The Theater of Apollo
In 1972, the physiologist Albert Szent-Györgyi, who won a Nobel Prize for his work on Vitamin C and the citric acid cycle, wrote a famous letter to the journal Science. He noted that scientists, like most creative types, can be roughly divided into two categories, variously known as the classical and the romantic, the systematic and the intuitive, or, as the physicist John R. Platt proposed, the Apollonian and the Dionysian. “In science,” Szent-Györgyi wrote, “the Apollonian tends to develop established lines to perfection, while the Dionysian rather relies on intuition and is more likely to open new, unexpected alleys for research.” After defining intuition as “a sort of subconscious reasoning, only the end result of which becomes conscious,” he continued:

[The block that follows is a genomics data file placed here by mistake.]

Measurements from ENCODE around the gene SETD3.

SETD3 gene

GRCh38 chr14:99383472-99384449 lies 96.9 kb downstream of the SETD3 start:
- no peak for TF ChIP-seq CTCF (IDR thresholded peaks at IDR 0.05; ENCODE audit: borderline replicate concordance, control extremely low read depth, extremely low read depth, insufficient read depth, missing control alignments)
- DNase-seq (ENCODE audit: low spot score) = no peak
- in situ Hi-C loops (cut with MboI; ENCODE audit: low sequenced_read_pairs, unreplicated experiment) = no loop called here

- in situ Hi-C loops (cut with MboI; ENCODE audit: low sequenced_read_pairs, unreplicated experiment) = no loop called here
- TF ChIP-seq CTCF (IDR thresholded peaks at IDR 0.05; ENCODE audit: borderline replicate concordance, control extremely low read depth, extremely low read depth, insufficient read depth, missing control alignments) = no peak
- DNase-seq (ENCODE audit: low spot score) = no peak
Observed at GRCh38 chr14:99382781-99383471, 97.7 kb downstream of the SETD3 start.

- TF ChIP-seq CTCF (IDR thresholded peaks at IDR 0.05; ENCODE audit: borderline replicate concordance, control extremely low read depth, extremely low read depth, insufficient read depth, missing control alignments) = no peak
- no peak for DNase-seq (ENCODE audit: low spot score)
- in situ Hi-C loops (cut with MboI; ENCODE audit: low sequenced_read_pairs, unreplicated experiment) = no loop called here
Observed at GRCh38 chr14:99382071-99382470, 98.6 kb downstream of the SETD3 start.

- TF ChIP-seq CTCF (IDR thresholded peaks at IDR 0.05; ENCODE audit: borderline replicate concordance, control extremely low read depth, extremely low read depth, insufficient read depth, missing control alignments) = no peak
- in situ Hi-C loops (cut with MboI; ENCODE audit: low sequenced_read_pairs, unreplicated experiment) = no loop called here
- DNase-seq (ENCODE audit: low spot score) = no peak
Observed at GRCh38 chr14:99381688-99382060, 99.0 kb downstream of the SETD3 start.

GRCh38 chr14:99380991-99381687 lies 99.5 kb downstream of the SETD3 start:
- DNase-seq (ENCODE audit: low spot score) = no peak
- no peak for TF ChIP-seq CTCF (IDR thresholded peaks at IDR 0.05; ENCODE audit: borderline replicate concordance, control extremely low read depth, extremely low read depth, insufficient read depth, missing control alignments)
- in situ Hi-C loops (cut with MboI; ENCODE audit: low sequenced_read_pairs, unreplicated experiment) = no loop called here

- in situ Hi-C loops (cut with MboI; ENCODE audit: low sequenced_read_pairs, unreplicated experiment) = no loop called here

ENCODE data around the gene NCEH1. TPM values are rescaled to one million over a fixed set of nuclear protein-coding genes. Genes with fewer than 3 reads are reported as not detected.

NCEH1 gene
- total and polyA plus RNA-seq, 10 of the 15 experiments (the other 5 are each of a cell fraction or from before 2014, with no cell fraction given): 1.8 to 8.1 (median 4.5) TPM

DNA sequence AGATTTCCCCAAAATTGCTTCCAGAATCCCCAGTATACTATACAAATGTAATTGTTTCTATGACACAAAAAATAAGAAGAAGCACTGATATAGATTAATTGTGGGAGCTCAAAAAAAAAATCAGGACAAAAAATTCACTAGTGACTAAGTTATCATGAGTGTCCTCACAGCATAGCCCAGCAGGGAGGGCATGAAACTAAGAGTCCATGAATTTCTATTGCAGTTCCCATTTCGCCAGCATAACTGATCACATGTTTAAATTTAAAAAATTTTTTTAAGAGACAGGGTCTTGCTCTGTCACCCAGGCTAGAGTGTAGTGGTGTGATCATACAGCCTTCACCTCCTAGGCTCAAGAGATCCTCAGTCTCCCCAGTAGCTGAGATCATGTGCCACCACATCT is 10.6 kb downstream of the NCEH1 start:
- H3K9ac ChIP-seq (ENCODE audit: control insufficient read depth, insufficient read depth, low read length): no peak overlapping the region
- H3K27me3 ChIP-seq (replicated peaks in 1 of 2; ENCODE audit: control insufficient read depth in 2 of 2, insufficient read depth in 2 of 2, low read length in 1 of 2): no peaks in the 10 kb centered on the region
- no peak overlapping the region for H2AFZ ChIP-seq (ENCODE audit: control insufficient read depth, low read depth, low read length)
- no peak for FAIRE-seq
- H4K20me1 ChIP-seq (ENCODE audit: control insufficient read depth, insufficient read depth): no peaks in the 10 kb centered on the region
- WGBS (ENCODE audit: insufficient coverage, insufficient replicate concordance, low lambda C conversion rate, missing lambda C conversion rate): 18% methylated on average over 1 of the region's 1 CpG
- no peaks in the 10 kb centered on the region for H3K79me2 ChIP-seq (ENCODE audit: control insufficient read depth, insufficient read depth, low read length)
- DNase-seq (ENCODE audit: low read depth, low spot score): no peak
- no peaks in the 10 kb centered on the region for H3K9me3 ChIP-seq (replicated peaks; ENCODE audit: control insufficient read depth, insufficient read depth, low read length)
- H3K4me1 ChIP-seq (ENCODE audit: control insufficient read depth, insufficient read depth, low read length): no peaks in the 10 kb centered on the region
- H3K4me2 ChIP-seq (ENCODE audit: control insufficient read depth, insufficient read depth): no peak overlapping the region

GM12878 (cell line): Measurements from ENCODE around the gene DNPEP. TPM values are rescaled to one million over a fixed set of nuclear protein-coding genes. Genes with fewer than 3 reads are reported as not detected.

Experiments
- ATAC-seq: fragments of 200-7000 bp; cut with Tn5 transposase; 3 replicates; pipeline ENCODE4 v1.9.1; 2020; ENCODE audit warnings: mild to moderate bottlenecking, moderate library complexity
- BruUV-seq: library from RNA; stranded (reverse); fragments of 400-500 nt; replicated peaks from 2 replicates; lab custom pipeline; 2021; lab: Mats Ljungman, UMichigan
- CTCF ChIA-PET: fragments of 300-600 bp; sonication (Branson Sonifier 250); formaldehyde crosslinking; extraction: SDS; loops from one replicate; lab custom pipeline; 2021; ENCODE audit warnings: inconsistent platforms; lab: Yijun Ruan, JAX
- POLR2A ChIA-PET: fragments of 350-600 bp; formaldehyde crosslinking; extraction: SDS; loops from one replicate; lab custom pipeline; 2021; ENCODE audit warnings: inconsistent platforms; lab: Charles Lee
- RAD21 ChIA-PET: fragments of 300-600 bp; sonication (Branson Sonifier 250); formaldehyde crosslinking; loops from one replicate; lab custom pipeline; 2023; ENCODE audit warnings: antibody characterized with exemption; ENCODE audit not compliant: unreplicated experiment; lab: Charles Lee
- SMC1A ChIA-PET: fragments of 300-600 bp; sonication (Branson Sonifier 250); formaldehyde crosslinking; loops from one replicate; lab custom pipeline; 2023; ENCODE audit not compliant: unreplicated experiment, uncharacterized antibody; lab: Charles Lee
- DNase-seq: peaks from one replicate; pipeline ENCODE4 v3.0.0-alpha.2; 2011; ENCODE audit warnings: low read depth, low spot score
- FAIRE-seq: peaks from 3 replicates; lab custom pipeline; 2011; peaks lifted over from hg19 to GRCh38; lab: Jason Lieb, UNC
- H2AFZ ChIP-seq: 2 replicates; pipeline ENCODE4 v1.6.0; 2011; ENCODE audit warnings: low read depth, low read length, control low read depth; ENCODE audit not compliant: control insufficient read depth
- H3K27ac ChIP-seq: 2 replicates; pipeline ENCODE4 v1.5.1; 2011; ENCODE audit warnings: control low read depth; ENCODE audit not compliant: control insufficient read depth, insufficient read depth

These are not merely academic problems. They have most important corollaries and consequences. The future of mankind depends on the progress of science, and the progress of science depends on the support it can find. Support most takes the form of grants, and the present methods of distributing grants unduly favor the Apollonian. Applying for a grant begins with writing a project. The Apollonian clearly sees the future line of his research and has no difficulty writing a clear project. Not so the Dionysian, who knows only the direction in which he wants to go out into the unknown; he has no idea what he is going to find there and how he is going to find it. Defining the unknown or writing down the subconscious is a contradiction in absurdum. In his work, the Dionysian relies, to a great extent, on accidental observation…The Dionysian is often not only unable to tell what he is going to find, he may even be at a loss to tell how he made his discovery.